Sep 15, 2010

Easy Choose-Your-Fruit Crisp Recipe

Cobblers and crisps make for some of the easiest - and tastiest - desserts made from summer and fall fruits. What's the difference between the two? Cobblers (sometimes called "spoon pies") have biscuit dough dropped in balls or lumps on top of the fruit filling. The end result is soft and sometimes chewy. Crisps (sometimes called "crumbles"), are topped with streusel - usually a mixture of oats, spices, sugar, and sometimes nuts. The resulting dessert has more texture and crunchiness than a cobbler. In both cases, raw fruit mixed with sugar and sometimes spices is used as filling.

One of the great things about cobblers and crisps is they are quick to prepare with either fresh or frozen fruit. And once you have a basic recipe, you can change the filling fruit as desired. In other words, the recipe you use for pear cobbler can also be used for peach cobbler, blueberry cobbler, apple cobbler, and so on.

In our household, we prefer crisps, so I'm going to share my basic crisp recipe with you. Delicious!

Easy Choose-Your-Fruit Crisp Recipe

6 cups fresh or frozen fruit slices (peeled, pitted, or cored, as appropriate)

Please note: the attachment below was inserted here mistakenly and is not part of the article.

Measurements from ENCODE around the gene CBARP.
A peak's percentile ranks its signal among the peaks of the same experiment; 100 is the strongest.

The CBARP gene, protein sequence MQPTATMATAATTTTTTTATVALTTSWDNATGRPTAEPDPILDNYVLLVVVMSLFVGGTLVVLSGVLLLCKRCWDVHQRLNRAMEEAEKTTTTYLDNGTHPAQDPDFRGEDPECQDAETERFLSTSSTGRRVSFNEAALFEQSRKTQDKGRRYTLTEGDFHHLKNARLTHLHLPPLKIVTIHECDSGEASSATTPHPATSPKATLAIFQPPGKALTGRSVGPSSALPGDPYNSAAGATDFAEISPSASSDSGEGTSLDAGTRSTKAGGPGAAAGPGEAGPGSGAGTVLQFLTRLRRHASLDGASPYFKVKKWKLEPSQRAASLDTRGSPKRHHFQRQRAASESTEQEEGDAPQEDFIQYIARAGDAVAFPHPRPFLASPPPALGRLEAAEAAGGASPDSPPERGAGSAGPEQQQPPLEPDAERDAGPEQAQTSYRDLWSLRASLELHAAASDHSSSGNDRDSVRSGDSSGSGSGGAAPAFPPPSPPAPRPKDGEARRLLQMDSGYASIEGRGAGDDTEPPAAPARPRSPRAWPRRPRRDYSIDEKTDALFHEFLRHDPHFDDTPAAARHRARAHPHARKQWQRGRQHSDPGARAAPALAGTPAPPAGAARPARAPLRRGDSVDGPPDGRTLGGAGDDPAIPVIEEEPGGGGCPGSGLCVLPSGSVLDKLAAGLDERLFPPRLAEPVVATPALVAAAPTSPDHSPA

1/2 cup brown sugar, packed
1/4 cup unbleached flour or whole wheat flour
1 tablespoon lemon juice
1 cup unbleached flour
3/4 cup brown sugar
3/4 cup rolled oatmeal
1 teaspoon ground cinnamon
6 tablespoons cold butter, cut into small pieces, plus extra butter for preparing the pan
ice cream or whipped cream (optional)






1. Preheat the oven to 350 degrees F.

2. Butter the baking pan and set aside.

3. In a large bowl, toss the fruit slices (in this case, peaches) with 1/2 cup brown sugar, 1/4 cup flour, and lemon juice.

4. Place fruit mixture in the prepared baking dish and set aside.

5. Combine 1 cup flour, 3/4 cup brown sugar, oatmeal, and cinnamon in a bowl. Mix well.

6. Add cold butter pieces and, with your hands, mix into the oatmeal mixture until the butter is well incorporated. The mixture should not be dry.

7. Spread the oatmeal topping evenly over the fruit and bake at 350 degrees for 30 to 40 minutes, or until fruit juices are bubbling through and the topping is browned.

8. Remove from oven and cool at least 15 minutes before serving. Serve with ice cream or whipped cream, if desired.


4 comments:

  1. Sounds delicious! Have you tried ruhbarb crisp?

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  2. Loretta, my experience with rhubarb is very limited. My dad used to grow it and my mom would make him strawberry rhubarb pie - complaining the entire time that it tasted awful. I'm not sure whether I ever tried it! Do you add fruit to your rhubarb crisp?

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  3. Mmmmmmmm ... cobblers and crisps are my absolute favorite desserts.

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